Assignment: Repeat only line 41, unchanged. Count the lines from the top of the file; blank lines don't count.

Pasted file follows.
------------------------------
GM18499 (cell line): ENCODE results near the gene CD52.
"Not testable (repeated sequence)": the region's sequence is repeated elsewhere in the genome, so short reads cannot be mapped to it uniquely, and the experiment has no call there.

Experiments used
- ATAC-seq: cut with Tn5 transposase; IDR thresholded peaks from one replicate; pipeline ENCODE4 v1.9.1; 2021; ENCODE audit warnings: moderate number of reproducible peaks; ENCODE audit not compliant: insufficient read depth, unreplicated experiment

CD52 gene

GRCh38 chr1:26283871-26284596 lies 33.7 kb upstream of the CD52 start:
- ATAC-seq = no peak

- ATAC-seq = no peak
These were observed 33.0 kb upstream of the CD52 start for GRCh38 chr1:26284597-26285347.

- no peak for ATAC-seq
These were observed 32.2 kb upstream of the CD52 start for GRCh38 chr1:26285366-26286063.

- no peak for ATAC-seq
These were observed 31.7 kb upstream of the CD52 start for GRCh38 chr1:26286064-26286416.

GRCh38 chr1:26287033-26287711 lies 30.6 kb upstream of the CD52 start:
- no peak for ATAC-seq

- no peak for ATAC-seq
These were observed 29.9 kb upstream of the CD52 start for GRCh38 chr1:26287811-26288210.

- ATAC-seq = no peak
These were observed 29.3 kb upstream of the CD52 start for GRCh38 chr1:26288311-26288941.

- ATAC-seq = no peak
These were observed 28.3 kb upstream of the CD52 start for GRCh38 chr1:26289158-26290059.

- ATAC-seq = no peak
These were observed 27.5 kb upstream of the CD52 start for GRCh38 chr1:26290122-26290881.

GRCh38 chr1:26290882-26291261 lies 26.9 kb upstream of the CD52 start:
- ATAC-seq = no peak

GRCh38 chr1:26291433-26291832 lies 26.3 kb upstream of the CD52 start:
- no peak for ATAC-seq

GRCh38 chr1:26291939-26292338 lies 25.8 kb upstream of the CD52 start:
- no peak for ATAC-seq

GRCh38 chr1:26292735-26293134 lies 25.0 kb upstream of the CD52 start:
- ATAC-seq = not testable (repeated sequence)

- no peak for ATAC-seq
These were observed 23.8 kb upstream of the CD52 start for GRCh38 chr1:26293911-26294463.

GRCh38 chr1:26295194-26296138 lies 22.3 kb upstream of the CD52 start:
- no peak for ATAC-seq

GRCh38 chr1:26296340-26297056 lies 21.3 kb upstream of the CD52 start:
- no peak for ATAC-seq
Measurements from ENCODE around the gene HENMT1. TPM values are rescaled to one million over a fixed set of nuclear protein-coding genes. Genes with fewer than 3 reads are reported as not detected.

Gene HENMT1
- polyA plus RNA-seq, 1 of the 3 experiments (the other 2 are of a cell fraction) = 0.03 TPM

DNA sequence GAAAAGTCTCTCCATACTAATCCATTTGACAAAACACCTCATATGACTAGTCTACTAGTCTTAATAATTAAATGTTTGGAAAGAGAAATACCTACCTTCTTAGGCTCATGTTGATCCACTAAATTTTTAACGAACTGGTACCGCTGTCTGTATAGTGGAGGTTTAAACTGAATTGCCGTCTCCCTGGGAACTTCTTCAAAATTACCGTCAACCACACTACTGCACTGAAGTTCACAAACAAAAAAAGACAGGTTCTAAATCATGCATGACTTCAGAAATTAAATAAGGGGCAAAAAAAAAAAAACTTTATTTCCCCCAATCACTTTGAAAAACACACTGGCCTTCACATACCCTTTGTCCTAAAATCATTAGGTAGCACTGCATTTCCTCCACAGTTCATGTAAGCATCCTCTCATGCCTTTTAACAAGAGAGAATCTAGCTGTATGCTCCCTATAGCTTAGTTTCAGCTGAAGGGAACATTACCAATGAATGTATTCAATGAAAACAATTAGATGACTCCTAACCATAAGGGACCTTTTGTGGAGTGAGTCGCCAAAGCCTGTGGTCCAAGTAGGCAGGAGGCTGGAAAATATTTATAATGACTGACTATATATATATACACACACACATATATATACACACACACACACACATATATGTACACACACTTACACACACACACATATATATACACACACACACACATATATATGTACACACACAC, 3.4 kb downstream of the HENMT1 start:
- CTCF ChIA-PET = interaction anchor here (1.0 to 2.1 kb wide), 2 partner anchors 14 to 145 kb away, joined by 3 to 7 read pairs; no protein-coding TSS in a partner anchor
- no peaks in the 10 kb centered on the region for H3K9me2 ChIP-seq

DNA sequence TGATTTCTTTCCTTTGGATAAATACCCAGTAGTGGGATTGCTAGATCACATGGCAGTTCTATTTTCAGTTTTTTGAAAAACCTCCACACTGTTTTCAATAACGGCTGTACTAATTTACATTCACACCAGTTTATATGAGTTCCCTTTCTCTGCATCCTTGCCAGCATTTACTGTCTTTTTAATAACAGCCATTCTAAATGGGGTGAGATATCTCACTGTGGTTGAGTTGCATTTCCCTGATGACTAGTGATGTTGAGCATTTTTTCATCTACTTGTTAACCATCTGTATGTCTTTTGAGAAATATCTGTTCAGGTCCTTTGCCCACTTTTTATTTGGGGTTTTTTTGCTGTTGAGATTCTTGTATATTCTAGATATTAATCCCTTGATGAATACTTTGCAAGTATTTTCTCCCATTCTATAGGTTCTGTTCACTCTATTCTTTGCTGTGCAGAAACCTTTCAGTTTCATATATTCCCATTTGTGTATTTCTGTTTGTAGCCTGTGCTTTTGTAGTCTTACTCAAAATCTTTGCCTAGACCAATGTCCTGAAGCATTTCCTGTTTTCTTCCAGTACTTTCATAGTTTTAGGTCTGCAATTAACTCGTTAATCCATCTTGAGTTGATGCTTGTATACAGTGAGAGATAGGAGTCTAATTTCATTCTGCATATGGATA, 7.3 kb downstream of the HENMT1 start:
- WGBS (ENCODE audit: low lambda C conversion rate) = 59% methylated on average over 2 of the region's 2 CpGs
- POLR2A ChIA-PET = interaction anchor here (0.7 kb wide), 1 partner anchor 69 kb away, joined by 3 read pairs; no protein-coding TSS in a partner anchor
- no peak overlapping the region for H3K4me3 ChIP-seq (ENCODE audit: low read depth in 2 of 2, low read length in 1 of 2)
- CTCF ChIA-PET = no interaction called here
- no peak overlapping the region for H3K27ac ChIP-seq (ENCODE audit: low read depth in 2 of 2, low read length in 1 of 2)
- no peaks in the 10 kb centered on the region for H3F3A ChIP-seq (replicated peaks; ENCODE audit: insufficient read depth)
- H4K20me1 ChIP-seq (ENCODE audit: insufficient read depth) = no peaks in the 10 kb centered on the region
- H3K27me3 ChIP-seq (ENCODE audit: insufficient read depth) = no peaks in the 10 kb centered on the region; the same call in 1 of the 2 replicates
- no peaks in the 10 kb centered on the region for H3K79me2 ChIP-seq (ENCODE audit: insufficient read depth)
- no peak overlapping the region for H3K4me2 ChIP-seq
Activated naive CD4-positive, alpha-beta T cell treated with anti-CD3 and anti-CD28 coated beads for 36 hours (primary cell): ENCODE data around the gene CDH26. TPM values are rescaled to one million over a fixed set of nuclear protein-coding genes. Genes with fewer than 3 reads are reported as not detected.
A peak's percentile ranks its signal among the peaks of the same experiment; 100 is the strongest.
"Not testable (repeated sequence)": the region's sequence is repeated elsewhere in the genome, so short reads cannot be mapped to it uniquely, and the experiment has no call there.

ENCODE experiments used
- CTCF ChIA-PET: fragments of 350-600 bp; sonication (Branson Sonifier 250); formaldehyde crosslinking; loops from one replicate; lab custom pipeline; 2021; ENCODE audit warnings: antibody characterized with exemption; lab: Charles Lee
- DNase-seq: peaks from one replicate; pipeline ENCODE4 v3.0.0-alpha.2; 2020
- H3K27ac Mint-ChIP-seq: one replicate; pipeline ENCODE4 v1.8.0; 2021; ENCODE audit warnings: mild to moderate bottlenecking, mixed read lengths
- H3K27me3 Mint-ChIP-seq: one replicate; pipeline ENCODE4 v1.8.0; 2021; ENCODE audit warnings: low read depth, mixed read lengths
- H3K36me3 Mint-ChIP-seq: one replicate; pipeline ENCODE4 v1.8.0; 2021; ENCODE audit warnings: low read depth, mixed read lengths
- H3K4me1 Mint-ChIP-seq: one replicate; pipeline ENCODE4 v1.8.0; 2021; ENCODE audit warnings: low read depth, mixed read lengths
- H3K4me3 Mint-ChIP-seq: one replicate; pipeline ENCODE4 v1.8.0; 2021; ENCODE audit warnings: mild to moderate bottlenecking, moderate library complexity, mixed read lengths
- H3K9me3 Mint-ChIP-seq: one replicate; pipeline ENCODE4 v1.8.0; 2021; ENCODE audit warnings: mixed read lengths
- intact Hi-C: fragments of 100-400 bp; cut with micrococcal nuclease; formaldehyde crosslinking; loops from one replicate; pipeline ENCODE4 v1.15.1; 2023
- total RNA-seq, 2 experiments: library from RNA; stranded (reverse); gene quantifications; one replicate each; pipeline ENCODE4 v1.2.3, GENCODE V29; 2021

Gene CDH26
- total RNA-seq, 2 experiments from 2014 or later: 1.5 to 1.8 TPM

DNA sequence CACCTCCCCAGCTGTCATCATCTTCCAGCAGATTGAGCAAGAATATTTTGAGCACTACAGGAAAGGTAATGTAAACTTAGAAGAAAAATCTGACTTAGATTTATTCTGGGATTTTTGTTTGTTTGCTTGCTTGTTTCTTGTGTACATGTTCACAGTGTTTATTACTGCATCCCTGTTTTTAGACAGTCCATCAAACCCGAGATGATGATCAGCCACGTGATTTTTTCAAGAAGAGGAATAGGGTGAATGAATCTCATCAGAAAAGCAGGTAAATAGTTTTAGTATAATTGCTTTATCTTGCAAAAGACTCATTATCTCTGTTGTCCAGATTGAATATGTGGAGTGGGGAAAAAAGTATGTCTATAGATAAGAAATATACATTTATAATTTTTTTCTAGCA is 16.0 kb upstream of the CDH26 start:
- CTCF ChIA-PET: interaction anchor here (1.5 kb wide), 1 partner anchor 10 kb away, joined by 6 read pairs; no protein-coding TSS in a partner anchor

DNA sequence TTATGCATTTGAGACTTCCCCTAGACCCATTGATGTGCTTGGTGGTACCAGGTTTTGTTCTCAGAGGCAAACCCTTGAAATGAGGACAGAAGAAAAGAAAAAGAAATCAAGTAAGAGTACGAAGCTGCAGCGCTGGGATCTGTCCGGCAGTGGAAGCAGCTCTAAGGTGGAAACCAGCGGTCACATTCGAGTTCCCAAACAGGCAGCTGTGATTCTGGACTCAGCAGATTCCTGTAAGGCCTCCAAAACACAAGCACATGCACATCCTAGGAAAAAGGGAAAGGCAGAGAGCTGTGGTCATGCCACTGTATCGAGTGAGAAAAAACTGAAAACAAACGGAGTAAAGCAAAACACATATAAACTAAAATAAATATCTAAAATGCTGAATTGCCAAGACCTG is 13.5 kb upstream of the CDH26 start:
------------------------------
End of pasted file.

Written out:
DNA sequence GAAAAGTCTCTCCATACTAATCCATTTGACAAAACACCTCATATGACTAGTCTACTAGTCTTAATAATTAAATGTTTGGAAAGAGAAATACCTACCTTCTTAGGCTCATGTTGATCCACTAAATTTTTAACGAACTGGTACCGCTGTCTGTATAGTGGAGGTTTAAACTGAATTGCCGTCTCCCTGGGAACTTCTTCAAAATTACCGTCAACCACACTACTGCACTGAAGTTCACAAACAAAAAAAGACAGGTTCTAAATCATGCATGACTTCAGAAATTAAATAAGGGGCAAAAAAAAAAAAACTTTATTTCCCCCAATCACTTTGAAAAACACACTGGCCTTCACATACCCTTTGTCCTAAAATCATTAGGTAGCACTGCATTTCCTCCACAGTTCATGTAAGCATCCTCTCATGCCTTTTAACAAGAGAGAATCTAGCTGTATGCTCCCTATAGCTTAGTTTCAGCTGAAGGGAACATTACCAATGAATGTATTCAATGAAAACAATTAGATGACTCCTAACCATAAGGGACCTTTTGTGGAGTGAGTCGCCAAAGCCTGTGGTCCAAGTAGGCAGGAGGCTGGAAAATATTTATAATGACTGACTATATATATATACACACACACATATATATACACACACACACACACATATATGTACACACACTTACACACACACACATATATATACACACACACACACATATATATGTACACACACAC, 3.4 kb downstream of the HENMT1 start: